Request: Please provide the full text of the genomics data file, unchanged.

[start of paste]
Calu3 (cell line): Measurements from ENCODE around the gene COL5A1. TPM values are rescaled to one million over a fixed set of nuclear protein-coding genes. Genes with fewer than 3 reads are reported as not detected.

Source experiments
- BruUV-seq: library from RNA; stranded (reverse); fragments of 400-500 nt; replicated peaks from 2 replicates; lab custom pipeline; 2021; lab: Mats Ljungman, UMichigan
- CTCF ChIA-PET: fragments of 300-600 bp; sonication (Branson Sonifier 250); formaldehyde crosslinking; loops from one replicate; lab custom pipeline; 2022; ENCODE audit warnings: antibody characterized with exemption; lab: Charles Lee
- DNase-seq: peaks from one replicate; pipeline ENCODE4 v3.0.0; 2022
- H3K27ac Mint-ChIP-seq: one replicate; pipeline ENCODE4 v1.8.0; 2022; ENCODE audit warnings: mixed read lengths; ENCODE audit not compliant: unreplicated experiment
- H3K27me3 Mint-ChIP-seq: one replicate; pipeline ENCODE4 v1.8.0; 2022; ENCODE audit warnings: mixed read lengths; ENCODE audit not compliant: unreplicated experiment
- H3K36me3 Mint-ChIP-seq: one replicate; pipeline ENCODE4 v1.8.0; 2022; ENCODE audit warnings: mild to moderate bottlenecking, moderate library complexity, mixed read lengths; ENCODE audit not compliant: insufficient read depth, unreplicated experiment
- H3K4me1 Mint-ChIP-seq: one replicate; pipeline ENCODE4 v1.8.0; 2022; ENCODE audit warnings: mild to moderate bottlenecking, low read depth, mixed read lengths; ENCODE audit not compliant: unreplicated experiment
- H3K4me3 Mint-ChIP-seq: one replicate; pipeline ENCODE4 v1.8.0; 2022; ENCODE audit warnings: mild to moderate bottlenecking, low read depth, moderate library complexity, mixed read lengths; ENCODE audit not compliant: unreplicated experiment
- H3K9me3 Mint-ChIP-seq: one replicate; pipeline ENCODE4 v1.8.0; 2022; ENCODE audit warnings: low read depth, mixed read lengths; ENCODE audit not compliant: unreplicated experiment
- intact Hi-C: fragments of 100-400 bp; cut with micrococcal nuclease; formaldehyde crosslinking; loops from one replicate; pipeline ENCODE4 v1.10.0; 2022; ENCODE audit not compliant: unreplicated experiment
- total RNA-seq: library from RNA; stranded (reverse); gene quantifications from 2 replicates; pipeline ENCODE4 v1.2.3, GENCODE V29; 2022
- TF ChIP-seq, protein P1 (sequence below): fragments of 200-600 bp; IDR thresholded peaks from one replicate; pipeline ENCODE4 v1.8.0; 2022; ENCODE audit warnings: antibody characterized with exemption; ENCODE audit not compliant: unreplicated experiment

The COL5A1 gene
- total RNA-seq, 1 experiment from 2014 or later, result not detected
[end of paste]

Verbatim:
Calu3 (cell line): Measurements from ENCODE around the gene COL5A1. TPM values are rescaled to one million over a fixed set of nuclear protein-coding genes. Genes with fewer than 3 reads are reported as not detected.

Source experiments
- BruUV-seq: library from RNA; stranded (reverse); fragments of 400-500 nt; replicated peaks from 2 replicates; lab custom pipeline; 2021; lab: Mats Ljungman, UMichigan
- CTCF ChIA-PET: fragments of 300-600 bp; sonication (Branson Sonifier 250); formaldehyde crosslinking; loops from one replicate; lab custom pipeline; 2022; ENCODE audit warnings: antibody characterized with exemption; lab: Charles Lee
- DNase-seq: peaks from one replicate; pipeline ENCODE4 v3.0.0; 2022
- H3K27ac Mint-ChIP-seq: one replicate; pipeline ENCODE4 v1.8.0; 2022; ENCODE audit warnings: mixed read lengths; ENCODE audit not compliant: unreplicated experiment
- H3K27me3 Mint-ChIP-seq: one replicate; pipeline ENCODE4 v1.8.0; 2022; ENCODE audit warnings: mixed read lengths; ENCODE audit not compliant: unreplicated experiment
- H3K36me3 Mint-ChIP-seq: one replicate; pipeline ENCODE4 v1.8.0; 2022; ENCODE audit warnings: mild to moderate bottlenecking, moderate library complexity, mixed read lengths; ENCODE audit not compliant: insufficient read depth, unreplicated experiment
- H3K4me1 Mint-ChIP-seq: one replicate; pipeline ENCODE4 v1.8.0; 2022; ENCODE audit warnings: mild to moderate bottlenecking, low read depth, mixed read lengths; ENCODE audit not compliant: unreplicated experiment
- H3K4me3 Mint-ChIP-seq: one replicate; pipeline ENCODE4 v1.8.0; 2022; ENCODE audit warnings: mild to moderate bottlenecking, low read depth, moderate library complexity, mixed read lengths; ENCODE audit not compliant: unreplicated experiment
- H3K9me3 Mint-ChIP-seq: one replicate; pipeline ENCODE4 v1.8.0; 2022; ENCODE audit warnings: low read depth, mixed read lengths; ENCODE audit not compliant: unreplicated experiment
- intact Hi-C: fragments of 100-400 bp; cut with micrococcal nuclease; formaldehyde crosslinking; loops from one replicate; pipeline ENCODE4 v1.10.0; 2022; ENCODE audit not compliant: unreplicated experiment
- total RNA-seq: library from RNA; stranded (reverse); gene quantifications from 2 replicates; pipeline ENCODE4 v1.2.3, GENCODE V29; 2022
- TF ChIP-seq, protein P1 (sequence below): fragments of 200-600 bp; IDR thresholded peaks from one replicate; pipeline ENCODE4 v1.8.0; 2022; ENCODE audit warnings: antibody characterized with exemption; ENCODE audit not compliant: unreplicated experiment

The COL5A1 gene
- total RNA-seq, 1 experiment from 2014 or later, result not detected